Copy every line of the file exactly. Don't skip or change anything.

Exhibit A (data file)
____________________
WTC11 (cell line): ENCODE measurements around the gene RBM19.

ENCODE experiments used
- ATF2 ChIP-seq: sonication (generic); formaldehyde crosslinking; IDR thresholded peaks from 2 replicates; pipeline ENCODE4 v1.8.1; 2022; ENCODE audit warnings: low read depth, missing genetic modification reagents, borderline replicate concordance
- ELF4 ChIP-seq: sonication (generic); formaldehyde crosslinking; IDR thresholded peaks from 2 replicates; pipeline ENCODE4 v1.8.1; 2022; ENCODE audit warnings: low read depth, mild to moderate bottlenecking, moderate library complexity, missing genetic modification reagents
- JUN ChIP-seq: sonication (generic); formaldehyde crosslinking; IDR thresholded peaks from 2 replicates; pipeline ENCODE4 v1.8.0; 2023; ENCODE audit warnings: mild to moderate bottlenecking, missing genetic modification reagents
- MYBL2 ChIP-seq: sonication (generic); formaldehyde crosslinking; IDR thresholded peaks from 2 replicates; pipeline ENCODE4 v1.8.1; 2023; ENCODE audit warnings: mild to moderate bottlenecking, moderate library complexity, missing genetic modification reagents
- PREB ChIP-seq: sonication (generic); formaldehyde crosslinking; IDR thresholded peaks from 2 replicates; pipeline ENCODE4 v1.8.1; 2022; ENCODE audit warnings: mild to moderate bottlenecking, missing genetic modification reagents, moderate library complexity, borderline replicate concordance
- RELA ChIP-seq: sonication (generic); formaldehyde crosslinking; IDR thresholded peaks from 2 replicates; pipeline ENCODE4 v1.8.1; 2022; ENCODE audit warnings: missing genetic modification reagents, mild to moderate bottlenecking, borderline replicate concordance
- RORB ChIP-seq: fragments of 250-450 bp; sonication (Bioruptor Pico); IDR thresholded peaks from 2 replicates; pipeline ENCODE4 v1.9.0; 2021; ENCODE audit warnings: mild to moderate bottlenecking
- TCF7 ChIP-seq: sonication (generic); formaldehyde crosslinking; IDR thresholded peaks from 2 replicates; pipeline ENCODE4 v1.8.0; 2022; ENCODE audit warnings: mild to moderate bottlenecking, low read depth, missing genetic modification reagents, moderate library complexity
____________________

WTC11 (cell line): ENCODE measurements around the gene RBM19.

ENCODE experiments used
- ATF2 ChIP-seq: sonication (generic); formaldehyde crosslinking; IDR thresholded peaks from 2 replicates; pipeline ENCODE4 v1.8.1; 2022; ENCODE audit warnings: low read depth, missing genetic modification reagents, borderline replicate concordance
- ELF4 ChIP-seq: sonication (generic); formaldehyde crosslinking; IDR thresholded peaks from 2 replicates; pipeline ENCODE4 v1.8.1; 2022; ENCODE audit warnings: low read depth, mild to moderate bottlenecking, moderate library complexity, missing genetic modification reagents
- JUN ChIP-seq: sonication (generic); formaldehyde crosslinking; IDR thresholded peaks from 2 replicates; pipeline ENCODE4 v1.8.0; 2023; ENCODE audit warnings: mild to moderate bottlenecking, missing genetic modification reagents
- MYBL2 ChIP-seq: sonication (generic); formaldehyde crosslinking; IDR thresholded peaks from 2 replicates; pipeline ENCODE4 v1.8.1; 2023; ENCODE audit warnings: mild to moderate bottlenecking, moderate library complexity, missing genetic modification reagents
- PREB ChIP-seq: sonication (generic); formaldehyde crosslinking; IDR thresholded peaks from 2 replicates; pipeline ENCODE4 v1.8.1; 2022; ENCODE audit warnings: mild to moderate bottlenecking, missing genetic modification reagents, moderate library complexity, borderline replicate concordance
- RELA ChIP-seq: sonication (generic); formaldehyde crosslinking; IDR thresholded peaks from 2 replicates; pipeline ENCODE4 v1.8.1; 2022; ENCODE audit warnings: missing genetic modification reagents, mild to moderate bottlenecking, borderline replicate concordance
- RORB ChIP-seq: fragments of 250-450 bp; sonication (Bioruptor Pico); IDR thresholded peaks from 2 replicates; pipeline ENCODE4 v1.9.0; 2021; ENCODE audit warnings: mild to moderate bottlenecking
- TCF7 ChIP-seq: sonication (generic); formaldehyde crosslinking; IDR thresholded peaks from 2 replicates; pipeline ENCODE4 v1.8.0; 2022; ENCODE audit warnings: mild to moderate bottlenecking, low read depth, missing genetic modification reagents, moderate library complexity